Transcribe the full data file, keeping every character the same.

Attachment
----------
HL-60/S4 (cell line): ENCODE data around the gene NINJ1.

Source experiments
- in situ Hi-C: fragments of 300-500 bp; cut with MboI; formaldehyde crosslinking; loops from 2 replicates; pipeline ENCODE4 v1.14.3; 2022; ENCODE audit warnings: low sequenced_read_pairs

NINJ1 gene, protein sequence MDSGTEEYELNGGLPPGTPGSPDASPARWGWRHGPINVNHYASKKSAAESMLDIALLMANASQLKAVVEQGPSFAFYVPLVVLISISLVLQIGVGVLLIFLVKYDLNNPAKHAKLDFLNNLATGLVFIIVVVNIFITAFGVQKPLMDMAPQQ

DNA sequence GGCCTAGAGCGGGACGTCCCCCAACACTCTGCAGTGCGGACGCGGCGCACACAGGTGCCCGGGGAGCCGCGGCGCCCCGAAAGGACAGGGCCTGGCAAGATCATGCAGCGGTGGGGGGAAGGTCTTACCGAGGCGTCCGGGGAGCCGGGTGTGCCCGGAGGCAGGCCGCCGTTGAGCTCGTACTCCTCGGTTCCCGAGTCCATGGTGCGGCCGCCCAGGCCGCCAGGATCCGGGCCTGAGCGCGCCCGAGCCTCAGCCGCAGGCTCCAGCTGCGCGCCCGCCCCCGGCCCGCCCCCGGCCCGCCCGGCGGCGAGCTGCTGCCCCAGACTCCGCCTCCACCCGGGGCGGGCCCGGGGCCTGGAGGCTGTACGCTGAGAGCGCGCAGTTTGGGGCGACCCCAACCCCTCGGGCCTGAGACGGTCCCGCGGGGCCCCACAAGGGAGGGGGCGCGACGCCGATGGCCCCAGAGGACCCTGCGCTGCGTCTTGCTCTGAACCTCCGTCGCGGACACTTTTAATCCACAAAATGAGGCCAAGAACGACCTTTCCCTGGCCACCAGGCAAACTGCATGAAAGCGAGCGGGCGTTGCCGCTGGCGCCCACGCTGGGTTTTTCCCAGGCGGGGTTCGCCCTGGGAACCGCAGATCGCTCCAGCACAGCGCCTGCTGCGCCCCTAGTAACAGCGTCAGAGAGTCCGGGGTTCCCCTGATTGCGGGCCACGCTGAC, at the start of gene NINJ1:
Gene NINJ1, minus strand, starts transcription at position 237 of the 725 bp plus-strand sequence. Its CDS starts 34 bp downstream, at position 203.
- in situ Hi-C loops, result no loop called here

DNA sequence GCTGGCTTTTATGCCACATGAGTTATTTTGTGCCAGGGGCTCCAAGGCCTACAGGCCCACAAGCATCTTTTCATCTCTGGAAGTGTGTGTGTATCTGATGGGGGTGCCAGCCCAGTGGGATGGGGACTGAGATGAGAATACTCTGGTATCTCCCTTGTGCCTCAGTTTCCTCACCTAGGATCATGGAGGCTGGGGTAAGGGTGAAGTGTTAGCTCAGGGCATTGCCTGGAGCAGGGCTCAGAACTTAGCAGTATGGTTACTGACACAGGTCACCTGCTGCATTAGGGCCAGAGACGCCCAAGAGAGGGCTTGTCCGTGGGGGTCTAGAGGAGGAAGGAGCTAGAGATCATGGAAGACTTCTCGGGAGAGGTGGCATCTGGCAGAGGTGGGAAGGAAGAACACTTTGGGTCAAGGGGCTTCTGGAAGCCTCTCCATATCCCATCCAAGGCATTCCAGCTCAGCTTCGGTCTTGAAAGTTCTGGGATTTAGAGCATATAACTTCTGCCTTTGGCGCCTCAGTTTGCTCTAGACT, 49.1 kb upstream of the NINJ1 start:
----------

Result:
HL-60/S4 (cell line): ENCODE data around the gene NINJ1.

Source experiments
- in situ Hi-C: fragments of 300-500 bp; cut with MboI; formaldehyde crosslinking; loops from 2 replicates; pipeline ENCODE4 v1.14.3; 2022; ENCODE audit warnings: low sequenced_read_pairs

NINJ1 gene, protein sequence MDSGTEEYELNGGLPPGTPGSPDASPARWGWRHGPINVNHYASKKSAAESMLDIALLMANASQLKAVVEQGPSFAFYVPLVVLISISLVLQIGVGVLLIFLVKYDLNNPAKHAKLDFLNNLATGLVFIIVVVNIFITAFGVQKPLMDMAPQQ

DNA sequence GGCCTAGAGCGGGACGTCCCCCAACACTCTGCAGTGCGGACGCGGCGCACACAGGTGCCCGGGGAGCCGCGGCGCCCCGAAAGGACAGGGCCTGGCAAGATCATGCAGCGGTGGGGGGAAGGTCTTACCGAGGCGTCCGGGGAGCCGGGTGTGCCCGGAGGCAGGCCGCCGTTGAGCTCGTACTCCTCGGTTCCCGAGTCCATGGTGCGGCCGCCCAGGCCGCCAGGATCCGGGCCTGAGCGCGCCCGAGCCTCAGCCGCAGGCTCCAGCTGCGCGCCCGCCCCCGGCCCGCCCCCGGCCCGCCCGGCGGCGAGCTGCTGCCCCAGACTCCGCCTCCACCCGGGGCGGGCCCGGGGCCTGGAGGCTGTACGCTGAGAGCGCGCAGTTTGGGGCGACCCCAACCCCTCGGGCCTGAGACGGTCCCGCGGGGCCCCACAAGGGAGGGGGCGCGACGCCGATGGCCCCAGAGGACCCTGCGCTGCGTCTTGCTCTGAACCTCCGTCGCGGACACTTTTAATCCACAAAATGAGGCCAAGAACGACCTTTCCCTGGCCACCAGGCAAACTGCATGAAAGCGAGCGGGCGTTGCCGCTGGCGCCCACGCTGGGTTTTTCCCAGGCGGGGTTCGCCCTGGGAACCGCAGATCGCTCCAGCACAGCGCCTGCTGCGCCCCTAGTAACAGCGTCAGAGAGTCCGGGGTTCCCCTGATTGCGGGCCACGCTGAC, at the start of gene NINJ1:
Gene NINJ1, minus strand, starts transcription at position 237 of the 725 bp plus-strand sequence. Its CDS starts 34 bp downstream, at position 203.
- in situ Hi-C loops, result no loop called here

DNA sequence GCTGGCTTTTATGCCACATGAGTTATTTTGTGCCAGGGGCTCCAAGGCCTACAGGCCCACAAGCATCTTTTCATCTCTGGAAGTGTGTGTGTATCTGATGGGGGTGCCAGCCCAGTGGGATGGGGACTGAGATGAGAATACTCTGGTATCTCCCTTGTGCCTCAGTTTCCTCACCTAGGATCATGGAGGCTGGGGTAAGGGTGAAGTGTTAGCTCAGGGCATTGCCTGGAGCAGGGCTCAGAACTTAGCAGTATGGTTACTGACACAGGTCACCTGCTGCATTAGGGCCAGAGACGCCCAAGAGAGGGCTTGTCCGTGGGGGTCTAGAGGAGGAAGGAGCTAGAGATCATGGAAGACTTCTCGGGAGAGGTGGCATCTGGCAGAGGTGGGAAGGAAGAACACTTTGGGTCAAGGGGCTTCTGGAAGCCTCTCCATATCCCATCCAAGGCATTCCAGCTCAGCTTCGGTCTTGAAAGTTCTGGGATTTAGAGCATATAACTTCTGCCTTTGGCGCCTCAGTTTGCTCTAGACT, 49.1 kb upstream of the NINJ1 start: